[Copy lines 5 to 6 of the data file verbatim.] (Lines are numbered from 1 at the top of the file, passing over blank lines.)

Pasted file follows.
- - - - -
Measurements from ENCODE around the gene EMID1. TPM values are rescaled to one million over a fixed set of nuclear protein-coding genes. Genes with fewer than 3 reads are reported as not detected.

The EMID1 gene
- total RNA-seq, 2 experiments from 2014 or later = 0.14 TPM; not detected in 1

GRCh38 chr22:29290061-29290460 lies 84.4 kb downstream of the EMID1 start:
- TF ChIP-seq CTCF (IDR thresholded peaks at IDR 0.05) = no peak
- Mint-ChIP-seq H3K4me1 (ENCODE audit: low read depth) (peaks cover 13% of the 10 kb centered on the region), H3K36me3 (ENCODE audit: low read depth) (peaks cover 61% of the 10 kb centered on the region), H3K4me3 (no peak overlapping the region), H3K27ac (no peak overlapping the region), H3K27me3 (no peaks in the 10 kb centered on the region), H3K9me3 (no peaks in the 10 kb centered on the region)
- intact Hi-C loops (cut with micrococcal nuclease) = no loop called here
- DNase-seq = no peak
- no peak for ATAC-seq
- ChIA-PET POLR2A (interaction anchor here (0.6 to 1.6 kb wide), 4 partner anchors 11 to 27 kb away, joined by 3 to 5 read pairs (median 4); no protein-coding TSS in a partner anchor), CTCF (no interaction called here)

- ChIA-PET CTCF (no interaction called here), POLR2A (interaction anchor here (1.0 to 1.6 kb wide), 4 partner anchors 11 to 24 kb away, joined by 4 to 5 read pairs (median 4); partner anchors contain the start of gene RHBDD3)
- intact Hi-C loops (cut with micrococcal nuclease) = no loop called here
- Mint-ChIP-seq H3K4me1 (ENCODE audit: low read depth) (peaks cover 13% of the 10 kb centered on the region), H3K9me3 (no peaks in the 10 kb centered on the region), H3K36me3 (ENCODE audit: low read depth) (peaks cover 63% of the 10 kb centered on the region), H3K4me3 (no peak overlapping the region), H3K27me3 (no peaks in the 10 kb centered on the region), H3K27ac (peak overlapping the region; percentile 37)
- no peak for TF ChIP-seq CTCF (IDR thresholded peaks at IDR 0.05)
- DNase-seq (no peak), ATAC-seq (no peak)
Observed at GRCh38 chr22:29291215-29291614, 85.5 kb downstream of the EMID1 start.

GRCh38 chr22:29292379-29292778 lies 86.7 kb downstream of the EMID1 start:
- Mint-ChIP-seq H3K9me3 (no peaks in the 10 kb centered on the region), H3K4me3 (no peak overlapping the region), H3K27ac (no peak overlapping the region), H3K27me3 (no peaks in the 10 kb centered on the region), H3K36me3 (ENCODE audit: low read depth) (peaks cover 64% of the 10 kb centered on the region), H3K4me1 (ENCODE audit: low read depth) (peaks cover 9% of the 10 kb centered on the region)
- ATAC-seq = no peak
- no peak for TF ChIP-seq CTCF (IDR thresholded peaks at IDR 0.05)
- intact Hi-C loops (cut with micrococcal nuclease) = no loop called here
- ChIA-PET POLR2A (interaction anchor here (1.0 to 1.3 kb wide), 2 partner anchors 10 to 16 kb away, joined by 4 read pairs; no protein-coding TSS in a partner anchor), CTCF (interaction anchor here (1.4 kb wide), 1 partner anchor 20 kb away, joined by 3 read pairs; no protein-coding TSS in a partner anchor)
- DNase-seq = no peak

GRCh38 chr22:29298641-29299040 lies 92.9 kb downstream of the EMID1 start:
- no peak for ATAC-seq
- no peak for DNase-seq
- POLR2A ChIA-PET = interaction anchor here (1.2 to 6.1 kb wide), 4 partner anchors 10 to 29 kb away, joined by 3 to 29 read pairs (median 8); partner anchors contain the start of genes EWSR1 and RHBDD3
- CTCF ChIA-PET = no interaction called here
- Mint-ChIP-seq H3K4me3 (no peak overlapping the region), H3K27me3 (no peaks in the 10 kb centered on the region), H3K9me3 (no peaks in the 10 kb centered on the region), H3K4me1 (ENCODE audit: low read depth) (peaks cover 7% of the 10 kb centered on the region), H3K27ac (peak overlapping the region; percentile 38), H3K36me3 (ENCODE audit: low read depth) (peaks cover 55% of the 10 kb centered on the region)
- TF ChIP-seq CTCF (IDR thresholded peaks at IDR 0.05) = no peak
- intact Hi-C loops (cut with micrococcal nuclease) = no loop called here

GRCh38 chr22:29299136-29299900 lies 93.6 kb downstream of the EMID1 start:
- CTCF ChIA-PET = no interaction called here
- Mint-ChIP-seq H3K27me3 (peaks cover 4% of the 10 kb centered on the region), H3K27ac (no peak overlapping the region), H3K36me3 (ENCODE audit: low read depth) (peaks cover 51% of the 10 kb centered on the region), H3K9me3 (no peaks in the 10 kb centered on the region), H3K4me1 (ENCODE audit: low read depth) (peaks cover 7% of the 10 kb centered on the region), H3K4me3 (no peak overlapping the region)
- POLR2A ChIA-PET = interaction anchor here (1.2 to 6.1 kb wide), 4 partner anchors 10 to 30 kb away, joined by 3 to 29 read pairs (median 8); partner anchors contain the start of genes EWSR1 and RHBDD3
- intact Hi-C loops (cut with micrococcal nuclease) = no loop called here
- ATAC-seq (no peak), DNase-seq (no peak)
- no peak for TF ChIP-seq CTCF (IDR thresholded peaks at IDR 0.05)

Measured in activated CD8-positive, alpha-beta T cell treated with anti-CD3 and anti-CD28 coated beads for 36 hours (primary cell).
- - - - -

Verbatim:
- TF ChIP-seq CTCF (IDR thresholded peaks at IDR 0.05) = no peak
- Mint-ChIP-seq H3K4me1 (ENCODE audit: low read depth) (peaks cover 13% of the 10 kb centered on the region), H3K36me3 (ENCODE audit: low read depth) (peaks cover 61% of the 10 kb centered on the region), H3K4me3 (no peak overlapping the region), H3K27ac (no peak overlapping the region), H3K27me3 (no peaks in the 10 kb centered on the region), H3K9me3 (no peaks in the 10 kb centered on the region)